Belts are one of those afterthoughts, aren’t they? Kind of like your wallet after you purchase it: you don’t really think about it until you need to buy another one, which, if you buy quality, won’t be for years.

So if you’re like me, make this purchase count so you won’t be full of regret for the lifespan of this thing.

In keeping with the Lean Wardrobe philosophy, let’s focus on necessity and figure out what exactly it is that you need. Not saying you can’t have more, not saying you don’t want more. But if you only had one, this is what it should be.

What to look for in a belt: Some Pointers

  • Good quality leather (The stuff you find in the clearance aisle at Ross will hold your pants up, but they miss the mark in terms of “good quality”, in most cases)
  • Dark brown or black (Depending on the color shoe you wear more… if you’re an avid EG reader, I’m going to assume you’re buying brown. Go you!)
  • 1″ – 1.5″ width
  • standard, classic design
  • matte finished hardware (this is a preference, as some prefer polished, but I say go with something understated)

A belt is utilitarian, for the most part. It has a job and if it does so successfully, well, that’s a good thing. It doesn’t hurt to look good while doing its job, so buying something you like and find attractive is worth it.

I believe the things you use and touch the most in your everyday life should be of high quality… things like your wallet, your everyday bag, your favorite pair of denim. Most of us wear a belt every day, so add this to your splurge list once you have extra disposable income.

Keep it classic. You want this belt to go with everything (aside from, say, your tux… or your PJs), so classic styling with understated hardware is the best choice.

The many shades of brown

Brown shoes brown belt, black shoes black belt. You’ve heard the rule. Since brown leather comes in many shades, and since we’re taking about the one belt you need, just pick one that matches close enough to the color of your shoes.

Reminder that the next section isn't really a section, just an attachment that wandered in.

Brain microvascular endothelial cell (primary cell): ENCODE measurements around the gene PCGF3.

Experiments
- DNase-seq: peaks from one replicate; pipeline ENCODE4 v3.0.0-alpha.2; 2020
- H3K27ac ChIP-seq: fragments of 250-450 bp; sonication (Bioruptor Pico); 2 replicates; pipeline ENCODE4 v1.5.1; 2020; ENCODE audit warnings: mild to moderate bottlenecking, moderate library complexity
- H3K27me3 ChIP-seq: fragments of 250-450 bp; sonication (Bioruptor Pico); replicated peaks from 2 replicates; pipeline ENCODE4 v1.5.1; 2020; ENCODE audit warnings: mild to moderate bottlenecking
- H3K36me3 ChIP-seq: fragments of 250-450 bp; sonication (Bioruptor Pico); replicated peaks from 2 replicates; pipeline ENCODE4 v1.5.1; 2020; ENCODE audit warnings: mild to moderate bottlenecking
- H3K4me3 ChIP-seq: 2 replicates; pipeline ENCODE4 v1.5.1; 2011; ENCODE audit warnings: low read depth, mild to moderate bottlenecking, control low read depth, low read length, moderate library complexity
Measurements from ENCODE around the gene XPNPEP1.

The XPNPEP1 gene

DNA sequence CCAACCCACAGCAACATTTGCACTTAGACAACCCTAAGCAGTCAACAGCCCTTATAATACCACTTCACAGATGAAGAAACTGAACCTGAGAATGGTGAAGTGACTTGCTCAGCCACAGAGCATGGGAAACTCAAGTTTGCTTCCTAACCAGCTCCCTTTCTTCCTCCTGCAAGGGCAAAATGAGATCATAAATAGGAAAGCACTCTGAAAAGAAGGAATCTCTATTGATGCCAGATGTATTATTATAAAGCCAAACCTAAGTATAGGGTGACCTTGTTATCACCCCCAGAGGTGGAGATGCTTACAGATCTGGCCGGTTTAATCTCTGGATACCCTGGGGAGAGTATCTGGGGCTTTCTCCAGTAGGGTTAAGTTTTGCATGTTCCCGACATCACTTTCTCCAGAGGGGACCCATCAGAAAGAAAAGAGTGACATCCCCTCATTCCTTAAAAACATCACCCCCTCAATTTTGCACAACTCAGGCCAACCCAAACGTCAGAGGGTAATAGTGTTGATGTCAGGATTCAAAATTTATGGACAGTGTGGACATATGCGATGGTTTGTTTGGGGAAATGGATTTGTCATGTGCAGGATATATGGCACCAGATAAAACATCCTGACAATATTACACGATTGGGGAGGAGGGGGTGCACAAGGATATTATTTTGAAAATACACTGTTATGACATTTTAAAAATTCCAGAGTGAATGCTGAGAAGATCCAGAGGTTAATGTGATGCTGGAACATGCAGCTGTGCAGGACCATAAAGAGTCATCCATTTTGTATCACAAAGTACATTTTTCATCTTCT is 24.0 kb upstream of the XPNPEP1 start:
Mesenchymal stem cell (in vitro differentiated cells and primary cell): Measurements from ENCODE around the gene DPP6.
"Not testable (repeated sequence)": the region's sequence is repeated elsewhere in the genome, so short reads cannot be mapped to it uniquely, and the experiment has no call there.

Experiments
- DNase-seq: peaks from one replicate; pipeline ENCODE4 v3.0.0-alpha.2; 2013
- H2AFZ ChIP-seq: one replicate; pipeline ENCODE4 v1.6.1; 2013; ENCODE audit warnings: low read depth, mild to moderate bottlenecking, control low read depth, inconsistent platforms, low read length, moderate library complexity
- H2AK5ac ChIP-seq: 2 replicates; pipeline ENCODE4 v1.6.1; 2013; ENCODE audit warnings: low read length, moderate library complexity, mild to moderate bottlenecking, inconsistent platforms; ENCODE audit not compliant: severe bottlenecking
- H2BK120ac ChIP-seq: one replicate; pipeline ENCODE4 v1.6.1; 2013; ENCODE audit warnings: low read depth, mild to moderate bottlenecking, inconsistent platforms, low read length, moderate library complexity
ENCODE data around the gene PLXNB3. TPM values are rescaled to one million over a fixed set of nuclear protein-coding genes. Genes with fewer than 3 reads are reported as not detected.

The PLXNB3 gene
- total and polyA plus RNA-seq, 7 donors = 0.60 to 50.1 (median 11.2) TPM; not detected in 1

It doesn’t have to be exact, just close. Your belt and shoes are worn far enough apart on your body that no one really notices.

If you’re a fan of tan or walnut colored leather, you’ll need a belt for that as well. Here’s one I love.

Size up? Maybe.

I’d say the belt fits if you’re two to three holes in from the tip of the belt. Any more, and your belt’s too big. If you’re hinging on the last hole, that doesn’t leave much wiggle room.

In the past I’ve bought belts that are one to two sizes bigger than my typical waist size (so if I’m a 32, I buy a 34 belt). You may have to do the same. Not sure why that is, but I find that to be a more comfortable length, and true to my “three holes in” rule.

Things to avoid

Big ol’ Western-style belt buckles, crazy leather designs, synthetic materials, fabric belts, LED buckles with programmable sayings, plastic bling.

By the way, remember that all these belts would technically be okay (save for those LED or cheap plastic bedazzled shits), depending on the situation. But this article is focusing on the one belt you need, if you only had one. So if you’re all defensive right about now because you totally love your saucer-sized Western buckle, don’t be.

If you own any of these and love them, that’s fine, but make sure you have that one classic belt that goes with everything, in practically every situation.

Suggestions

Here are two I love, that fit the descriptions I laid out above. Check it.

J.Crew leather plaque belt in classic brown – $49.50

 

Tanner Goods Standard leather belt in Havana  – $88

Simple, right?

Now you know what to look for the next time you’re buying a belt. These will go with everything, from your dark denim, to chinos, to your wool trousers.

Regardless of the brand, and even if you can only afford one of those clearance things at Ross, just stick with as many of the above pointers as possible, and you’ll be okay.

You rock!

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[belt buckle photo]